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Organic layers

Now that I have flexed my muscles on building a raised garden bed on my own, I have my work cut out for me to fill it with really good soil. I have been doing my research on sheet mulching or sheet composting. The main concept being composting in place. Its a way of eradicating weeds and building soil without using herbicides or tilling, of which both rupture soil ecology. I have found this in the e-book I’m reading – Gaia’s Garden: a guide to home-scale permaculture by Toby Hemenway – which has now become my bible! Sheet mulching is a variation on nature’s way of building soil by accumulating and breaking down organic debris from the top down! I thought this to be a practical and common-sense way of creating compost! So I have the perfect area to try this method.

I have created an uber-large area to fill, so I’m hoping I have enough material to do it! I believe that it gobbles up organic matter! Gulp!

I started with the soil I was standing on – leave grass and weeds and anything that is growing there in place. Any knee-high grass can be mowed down and left there.  Then lay down a deep stack of newspaper (minus any glossy sections) or corrugated box cardboard. This is to smother the weeds and prevent their seeds germinating. Now add soil amendments, i.e. lime, bonemeal, (depending on your soil’s needs), then add a thin layer of manure, then a 2.5cm layer of newspaper, then another thin layer of manure or nitrogen rich material, then a bulky layer (30cm) of organic matter like straw, finely ground bark, wood shavings with grass clippings. The Carbon/Nitrogen ration must be between 100:1 and 30:1 – if it is too high in nitrogen then it causes anaerobic decomposition and makes it smelly and slimy! Eeeuw! Don’t want that!

To finish, add 5cm of compost/manure and top it off with straw, pine needles, sawdust or leaves or other seedless mulch. If you can’t find every item, don’t worry – sheet mulching is very forgiving. As long as you have enough newspaper or cardboard and organic matter of anykind, you’ll have good soil!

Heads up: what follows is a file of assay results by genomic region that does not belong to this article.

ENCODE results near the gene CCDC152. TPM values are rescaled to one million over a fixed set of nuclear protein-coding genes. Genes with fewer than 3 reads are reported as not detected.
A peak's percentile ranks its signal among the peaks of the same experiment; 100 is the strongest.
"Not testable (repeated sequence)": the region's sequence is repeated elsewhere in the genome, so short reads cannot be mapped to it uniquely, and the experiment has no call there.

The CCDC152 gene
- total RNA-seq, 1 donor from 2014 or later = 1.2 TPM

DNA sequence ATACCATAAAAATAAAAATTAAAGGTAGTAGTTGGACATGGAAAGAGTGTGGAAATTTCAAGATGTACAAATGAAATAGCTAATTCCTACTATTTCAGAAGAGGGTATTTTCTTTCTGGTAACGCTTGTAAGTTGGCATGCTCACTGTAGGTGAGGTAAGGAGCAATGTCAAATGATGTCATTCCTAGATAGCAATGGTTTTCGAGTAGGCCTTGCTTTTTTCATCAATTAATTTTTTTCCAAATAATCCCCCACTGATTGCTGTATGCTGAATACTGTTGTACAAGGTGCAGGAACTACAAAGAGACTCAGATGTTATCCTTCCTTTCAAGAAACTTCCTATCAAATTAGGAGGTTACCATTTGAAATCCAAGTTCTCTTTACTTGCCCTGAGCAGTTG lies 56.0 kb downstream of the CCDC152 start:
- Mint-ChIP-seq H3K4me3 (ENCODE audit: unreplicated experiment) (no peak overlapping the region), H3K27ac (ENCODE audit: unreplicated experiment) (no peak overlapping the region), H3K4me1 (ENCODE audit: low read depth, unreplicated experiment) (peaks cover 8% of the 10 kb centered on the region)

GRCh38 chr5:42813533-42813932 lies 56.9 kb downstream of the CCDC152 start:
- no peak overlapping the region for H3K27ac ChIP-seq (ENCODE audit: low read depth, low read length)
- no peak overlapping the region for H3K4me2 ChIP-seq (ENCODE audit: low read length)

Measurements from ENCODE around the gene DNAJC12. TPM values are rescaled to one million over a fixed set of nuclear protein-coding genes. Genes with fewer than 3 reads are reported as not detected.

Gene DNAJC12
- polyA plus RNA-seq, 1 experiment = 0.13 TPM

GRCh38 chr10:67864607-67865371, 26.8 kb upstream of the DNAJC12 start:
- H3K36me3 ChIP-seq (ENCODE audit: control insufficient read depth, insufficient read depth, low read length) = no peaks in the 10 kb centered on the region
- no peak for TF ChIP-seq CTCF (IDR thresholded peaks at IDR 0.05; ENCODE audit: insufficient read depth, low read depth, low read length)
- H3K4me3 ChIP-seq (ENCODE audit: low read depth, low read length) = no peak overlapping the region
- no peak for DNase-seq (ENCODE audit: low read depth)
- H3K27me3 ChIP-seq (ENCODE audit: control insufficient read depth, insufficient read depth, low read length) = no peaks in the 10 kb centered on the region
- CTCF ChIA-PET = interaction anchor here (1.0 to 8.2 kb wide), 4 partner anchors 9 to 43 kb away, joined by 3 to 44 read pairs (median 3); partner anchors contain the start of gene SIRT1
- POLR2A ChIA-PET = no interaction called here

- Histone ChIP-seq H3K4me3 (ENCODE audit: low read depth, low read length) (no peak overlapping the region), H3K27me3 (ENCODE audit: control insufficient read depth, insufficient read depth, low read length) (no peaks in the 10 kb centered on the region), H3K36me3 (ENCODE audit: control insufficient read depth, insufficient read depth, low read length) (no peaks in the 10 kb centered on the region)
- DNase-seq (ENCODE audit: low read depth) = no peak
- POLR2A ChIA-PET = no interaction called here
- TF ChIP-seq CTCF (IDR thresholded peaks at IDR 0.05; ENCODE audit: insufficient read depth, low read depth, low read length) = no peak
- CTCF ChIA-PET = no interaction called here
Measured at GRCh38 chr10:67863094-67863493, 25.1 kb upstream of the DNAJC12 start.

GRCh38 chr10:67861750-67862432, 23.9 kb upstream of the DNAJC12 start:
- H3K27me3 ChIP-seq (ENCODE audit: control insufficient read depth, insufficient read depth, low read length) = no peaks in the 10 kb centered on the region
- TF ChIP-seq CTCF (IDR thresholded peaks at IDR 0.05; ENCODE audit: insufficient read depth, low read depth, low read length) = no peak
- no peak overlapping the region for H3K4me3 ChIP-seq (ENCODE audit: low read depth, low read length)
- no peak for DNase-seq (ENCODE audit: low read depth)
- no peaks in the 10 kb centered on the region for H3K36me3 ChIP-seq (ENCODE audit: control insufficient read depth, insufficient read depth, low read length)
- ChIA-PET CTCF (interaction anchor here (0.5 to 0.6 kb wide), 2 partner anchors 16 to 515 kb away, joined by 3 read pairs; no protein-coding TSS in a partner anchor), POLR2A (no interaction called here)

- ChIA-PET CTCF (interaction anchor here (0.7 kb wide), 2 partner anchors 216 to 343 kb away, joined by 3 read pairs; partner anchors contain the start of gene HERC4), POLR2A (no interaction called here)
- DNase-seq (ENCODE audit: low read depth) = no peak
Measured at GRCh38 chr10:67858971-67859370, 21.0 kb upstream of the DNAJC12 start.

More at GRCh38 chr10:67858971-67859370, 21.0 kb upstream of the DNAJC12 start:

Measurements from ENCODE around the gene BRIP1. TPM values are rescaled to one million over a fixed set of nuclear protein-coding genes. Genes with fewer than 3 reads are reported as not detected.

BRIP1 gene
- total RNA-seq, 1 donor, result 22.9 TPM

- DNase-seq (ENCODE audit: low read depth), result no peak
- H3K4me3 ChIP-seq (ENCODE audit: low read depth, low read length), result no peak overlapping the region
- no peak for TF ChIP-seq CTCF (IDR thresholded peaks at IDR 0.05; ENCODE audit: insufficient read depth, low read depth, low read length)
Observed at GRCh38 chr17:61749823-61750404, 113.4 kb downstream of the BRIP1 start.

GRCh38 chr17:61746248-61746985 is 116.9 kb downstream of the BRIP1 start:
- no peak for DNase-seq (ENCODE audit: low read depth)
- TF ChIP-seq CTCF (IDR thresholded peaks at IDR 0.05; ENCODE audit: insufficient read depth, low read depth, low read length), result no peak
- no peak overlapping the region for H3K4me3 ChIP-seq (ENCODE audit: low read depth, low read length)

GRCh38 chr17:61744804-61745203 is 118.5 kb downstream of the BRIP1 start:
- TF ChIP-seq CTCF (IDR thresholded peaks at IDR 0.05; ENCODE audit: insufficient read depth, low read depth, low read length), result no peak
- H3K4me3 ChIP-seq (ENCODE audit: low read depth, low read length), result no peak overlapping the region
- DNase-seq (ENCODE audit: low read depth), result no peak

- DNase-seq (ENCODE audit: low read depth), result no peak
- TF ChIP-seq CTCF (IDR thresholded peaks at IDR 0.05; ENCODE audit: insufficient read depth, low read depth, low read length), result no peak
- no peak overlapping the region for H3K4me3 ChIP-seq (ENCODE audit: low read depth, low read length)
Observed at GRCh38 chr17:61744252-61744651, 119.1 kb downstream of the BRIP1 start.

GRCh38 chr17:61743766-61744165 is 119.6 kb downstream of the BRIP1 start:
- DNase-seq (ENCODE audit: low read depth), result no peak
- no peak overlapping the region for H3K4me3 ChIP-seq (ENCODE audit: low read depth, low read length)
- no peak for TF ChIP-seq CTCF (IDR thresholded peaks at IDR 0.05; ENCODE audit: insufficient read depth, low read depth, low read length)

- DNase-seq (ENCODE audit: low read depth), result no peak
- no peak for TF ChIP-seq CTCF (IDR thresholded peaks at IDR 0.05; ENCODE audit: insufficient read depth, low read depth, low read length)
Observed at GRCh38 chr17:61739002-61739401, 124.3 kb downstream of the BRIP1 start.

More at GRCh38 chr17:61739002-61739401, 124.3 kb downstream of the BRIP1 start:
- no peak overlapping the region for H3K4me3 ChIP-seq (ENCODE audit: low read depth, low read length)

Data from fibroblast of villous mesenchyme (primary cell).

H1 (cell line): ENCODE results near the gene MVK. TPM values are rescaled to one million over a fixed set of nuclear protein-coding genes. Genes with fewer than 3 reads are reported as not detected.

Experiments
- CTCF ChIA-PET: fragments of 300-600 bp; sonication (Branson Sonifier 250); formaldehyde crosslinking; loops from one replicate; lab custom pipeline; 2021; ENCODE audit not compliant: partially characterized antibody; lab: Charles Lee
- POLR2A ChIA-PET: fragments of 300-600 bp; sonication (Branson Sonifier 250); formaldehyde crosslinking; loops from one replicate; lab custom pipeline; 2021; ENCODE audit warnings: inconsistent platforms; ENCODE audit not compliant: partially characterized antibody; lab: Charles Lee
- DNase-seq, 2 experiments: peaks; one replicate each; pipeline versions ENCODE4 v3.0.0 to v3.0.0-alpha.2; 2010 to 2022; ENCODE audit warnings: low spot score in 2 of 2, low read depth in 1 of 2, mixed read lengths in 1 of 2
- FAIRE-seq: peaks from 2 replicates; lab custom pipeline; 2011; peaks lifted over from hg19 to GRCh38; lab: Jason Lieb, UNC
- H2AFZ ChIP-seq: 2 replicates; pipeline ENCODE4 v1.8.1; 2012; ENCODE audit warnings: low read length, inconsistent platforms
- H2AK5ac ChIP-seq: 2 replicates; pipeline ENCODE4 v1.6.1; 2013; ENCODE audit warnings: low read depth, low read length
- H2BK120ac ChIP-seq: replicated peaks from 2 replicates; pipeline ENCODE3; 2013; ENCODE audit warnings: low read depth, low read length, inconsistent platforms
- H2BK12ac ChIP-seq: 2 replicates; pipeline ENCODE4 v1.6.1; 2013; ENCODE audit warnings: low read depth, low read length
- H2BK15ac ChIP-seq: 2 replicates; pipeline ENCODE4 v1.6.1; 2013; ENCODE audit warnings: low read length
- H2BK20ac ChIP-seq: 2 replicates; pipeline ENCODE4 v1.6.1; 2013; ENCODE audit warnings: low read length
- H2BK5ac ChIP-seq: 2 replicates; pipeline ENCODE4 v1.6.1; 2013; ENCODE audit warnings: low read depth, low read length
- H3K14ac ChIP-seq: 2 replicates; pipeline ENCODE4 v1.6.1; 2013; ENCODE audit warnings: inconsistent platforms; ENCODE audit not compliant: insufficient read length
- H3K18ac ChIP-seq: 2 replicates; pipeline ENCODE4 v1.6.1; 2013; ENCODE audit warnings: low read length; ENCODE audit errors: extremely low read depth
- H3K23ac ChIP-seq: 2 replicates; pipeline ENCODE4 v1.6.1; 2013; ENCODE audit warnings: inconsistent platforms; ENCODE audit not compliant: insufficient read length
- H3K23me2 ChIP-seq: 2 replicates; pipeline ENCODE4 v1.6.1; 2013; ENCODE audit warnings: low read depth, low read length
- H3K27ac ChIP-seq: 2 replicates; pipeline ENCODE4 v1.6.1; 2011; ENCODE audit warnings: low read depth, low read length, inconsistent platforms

[one_half]First layer of newspaper now my compost[/one_half]

[one_half_last]Garden clippings and kitchen waste collections[/one_half_last]

[one_half]Starting to look like Lasagne![/one_half]

[one_half_last]Next layer to go go![/one_half_last]

[one_half]I always have happy helpers![/one_half]

[one_half_last]Bring on the local manure![/one_half_last]

Finding local manure was easy. My neighbour has 7 horses….Adding the horse manure was not as terrible as I had thought. I was expecting it to be a really smelly job, but on the contrary. The manure was rich and sweet smelling – what, you don’t believe me?

I’m nearly done. I am looking for the top layer ingredient. I wanted to get straw today but the farms around here don’t have any! Oh, darn! I’m going to have to do search for some!

Have fun – I am! Now we wait! I’ll keep you posted on my progress!

[one_half]Well-rotted manure is actually sweet smelling![/one_half]

[one_half_last]Adding the manure – nearly done![/one_half_last]

Happy Gardening xxx

By Barbara

Country living is the best! Being a true spirit of the earth, my garden is all about vegetables and fruit trees and herbs and chickens roaming free. I was keen to really start gardening when we moved to Philadelphia in 2005, but not your typical suburban-type garden – sterile and bug-free! I wanted an edible garden.

8 replies on “Organic layers”


I am newbie gardner and this is my second season. we have a patch of land a 10×10 mostly that I want to use for my veggies next year.

One question I had was, how is your compost mixer working ? Have you had any issues / good things to say about that ?

Your blog is such an inspiration. Thanks so much for sharing. I just love to look all the pictures 🙂


permaculture is a great ethos, using what you have in the garden… and with rich rewards. we built some beds for my mother in durban and aside from a bit of weeding, once you have prepared the soil, they don’t need much attention… good luck!

I’m jealous of your ready access to manure! I generally have to make do with what the garden itself produces, though the wood burner does provide me with a steady supply of carbon and the lawn provides more nitrogenous greens than I really need, so I guess I have to make do.

And I’m glad to learn that the strategy I used in my raised beds seems to be more or less the same as yours, though I didn’t do any real research on it. (I basically just took what I had of organic matter, piled it on top of a thick layer of newspapers and then added a layer of soil on top. And sowed…)

Yes, I am pretty lucky to have a great neighbour who allows me to help myself! 🙂 I certainly won’t make a nuisance of myself, though! I love the research part of gardening to give me that confidence when I do start something I’m not sure of! Remember, I’m still a newby! I can’t wait to watch my garden grow! But I need some patience with the soil now.

I am amazed at all the work you have been doing. It will be paying off in spades in short time. I just love that your chickens hang around. They are really nice pets.

I hope so Donna – I am in my Happy Place when I’m in the garden, working and digging and my chickens are just the best! So enthusiastic when I arrive with my spade! 🙂

Thank you Bridget, I like practical solutions to smart gardening 🙂 . Permaculture makes the most sense to me. By the way – I love Daphne the Donkey – soooo cute!

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